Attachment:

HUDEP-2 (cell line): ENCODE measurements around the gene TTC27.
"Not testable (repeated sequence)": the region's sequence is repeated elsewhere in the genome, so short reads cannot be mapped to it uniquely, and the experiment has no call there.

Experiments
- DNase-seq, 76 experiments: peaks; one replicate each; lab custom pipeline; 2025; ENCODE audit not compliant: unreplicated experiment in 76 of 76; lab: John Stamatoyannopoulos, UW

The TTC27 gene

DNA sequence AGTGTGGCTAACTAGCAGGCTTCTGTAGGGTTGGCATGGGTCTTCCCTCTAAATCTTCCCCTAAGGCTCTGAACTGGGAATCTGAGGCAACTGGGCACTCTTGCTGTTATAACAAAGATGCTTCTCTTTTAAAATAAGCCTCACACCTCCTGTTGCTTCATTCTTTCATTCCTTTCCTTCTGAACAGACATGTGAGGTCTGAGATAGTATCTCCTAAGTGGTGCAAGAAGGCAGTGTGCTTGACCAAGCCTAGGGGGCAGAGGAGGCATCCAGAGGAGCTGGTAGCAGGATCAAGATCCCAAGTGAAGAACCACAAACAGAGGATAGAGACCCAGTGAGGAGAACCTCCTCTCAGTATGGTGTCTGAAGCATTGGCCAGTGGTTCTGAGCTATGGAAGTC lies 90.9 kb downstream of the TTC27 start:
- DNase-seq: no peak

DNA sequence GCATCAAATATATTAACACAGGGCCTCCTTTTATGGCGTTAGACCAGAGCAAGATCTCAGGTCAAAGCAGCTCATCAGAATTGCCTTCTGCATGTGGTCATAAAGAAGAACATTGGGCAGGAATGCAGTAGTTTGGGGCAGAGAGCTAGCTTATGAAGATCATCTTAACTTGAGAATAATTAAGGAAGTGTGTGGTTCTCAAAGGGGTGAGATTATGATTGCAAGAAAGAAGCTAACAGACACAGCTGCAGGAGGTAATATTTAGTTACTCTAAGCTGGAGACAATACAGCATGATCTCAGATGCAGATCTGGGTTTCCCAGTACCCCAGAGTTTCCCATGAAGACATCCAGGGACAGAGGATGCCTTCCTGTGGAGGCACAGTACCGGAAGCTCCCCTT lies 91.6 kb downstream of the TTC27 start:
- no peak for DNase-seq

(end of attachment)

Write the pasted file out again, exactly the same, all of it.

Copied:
HUDEP-2 (cell line): ENCODE measurements around the gene TTC27.
"Not testable (repeated sequence)": the region's sequence is repeated elsewhere in the genome, so short reads cannot be mapped to it uniquely, and the experiment has no call there.

Experiments
- DNase-seq, 76 experiments: peaks; one replicate each; lab custom pipeline; 2025; ENCODE audit not compliant: unreplicated experiment in 76 of 76; lab: John Stamatoyannopoulos, UW

The TTC27 gene

DNA sequence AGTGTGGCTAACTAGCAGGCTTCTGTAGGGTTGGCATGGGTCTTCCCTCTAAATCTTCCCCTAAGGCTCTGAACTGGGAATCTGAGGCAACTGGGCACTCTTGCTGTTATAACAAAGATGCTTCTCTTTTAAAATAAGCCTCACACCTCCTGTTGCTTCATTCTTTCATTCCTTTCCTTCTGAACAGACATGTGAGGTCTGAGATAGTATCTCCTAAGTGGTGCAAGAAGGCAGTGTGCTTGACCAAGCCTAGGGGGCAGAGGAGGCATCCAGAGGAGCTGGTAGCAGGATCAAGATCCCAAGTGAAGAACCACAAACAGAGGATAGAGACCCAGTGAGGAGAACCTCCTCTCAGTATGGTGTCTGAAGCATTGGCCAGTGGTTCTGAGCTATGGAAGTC lies 90.9 kb downstream of the TTC27 start:
- DNase-seq: no peak

DNA sequence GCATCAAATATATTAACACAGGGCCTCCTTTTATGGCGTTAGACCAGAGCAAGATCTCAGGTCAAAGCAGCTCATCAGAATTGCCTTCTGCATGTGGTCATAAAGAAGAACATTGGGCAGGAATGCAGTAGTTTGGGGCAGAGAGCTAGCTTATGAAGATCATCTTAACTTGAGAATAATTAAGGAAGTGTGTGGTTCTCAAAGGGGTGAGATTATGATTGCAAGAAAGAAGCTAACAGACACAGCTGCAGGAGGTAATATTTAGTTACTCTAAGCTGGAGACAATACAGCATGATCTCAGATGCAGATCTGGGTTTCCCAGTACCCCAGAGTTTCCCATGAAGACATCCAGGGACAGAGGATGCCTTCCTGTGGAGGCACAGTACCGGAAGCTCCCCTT lies 91.6 kb downstream of the TTC27 start:
- no peak for DNase-seq